Gift-receiving etiquette – Being a gracious getter It seems like it should be so simple, but receiving a gift has a set of rules just as giving a gift does.
The perfect gift
If someone took the time to think of you, it’s the perfect gift. It really is the thought, not the gift that counts. But never say something like this. Every gift, unless it’s a life-changing gift like a car or a house, should be greeted with the same level of enthusiasm. At the same time, you really should avoid Victorian detachment where you politely say thank you. Even if someone gives you gift from the dollar store, it was them thinking of you.
The “Thank You” card
Every gift giver should get a thank-you card from you. A simple card is a great way to make sure that the person who gave you the gift knows that you appreciate it. In fact, according to the etiquette experts, this one of the unbreakable rules that everyone should follow.
Send a thank you card for every gift. This is the most important rule of gift-receiving.
If a gift isn’t perfect for you but might be great for someone else, there is no problem regifting. Don’t do it right away.
For example, let’s say that your mother gave you a blender. If it’s still in the box three months later, it might not be the right gift for you. For someone close to you, like your mom, you can simply tell her, “Remember that blender you gave me? Well, it turns out that I don’t use it, even though it’s an awesome gift. My friend, Mike, is getting married and I was thinking that I would give it to him and his new wife. They are health nuts and it will be the perfect gift. I just don’t want you to feel hurt if you don’t see it on my counter.”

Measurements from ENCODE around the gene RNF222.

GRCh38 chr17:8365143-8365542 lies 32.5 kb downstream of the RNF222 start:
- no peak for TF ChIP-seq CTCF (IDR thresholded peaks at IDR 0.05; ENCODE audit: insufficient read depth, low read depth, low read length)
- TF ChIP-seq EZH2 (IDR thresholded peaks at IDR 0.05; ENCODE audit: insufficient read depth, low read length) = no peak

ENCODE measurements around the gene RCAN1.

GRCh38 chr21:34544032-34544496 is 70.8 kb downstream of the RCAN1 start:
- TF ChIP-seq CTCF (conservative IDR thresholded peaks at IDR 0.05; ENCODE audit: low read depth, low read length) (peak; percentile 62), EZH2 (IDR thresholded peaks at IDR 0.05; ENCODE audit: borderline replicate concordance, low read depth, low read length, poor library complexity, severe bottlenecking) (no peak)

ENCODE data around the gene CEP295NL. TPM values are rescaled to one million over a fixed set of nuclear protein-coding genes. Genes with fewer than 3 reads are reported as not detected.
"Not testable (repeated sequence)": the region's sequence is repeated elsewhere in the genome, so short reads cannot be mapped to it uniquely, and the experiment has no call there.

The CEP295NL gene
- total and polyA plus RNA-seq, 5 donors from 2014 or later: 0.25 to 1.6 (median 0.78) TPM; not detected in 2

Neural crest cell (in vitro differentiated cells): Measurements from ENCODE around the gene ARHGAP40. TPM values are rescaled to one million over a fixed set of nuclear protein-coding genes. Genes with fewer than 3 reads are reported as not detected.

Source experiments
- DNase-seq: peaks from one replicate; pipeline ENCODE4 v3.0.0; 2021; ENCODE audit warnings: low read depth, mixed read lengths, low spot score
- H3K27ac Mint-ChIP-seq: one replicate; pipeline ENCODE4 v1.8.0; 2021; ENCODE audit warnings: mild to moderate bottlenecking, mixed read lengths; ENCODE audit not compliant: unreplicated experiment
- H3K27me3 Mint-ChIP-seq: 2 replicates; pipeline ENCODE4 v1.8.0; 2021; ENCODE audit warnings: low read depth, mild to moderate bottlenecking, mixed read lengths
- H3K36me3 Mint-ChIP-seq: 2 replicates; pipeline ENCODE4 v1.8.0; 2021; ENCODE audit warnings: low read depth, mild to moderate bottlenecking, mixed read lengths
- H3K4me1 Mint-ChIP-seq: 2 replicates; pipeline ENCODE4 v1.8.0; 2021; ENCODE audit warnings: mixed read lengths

If the person who has it to you isn’t a very close relative or friend, you don’t even need to say anything. The only way it will be important is if the person who gave it to you might see the other person receive it.
If something is a duplicate or isn’t really right for your needs, there is no shame in returning it or exchanging it. Simply take it back to where the person bought it from. They should have given you a gift receipt. If you didn’t get a gift receipt, you can try to return to a store like Walmart as long as it’s in really good condition and they sell it.
If you need to ask for a receipt, be gentle, but don’t be afraid. Gift-giving is never perfect, so hopefully, one’s feelings will be hurt by being told that what they got you wasn’t perfect.
The most important key to receiving gifts is to be thankful. Someone spent time thinking of you and wanted you to know that they like you. As long as you are truly thankful, you can’t go wrong.
The Perfect Gift: A Gift-Receiving Disaster
We have a friend who talked about a gift that she received from someone who was very important to her.
In September 2002, she met a man on an Amtrak train leaving Seattle for Milwaukee. He was from New Jersey taking the train past Milwaukee to New York. To make a long story short, they hit it off on the train and stayed in contact via email, phone, and letters, until she visited him in New Jersey in early December.
He took her to a place that she always wanted to go (that every girl wants to go to) Tiffany’s, the real Tiffany’s. She walked through this place a girl from Wisconsin only knew from movies.
As they wandered around, he secretly went and bought one of the only things that he could afford, a Tiffany’s silver chain with thick links.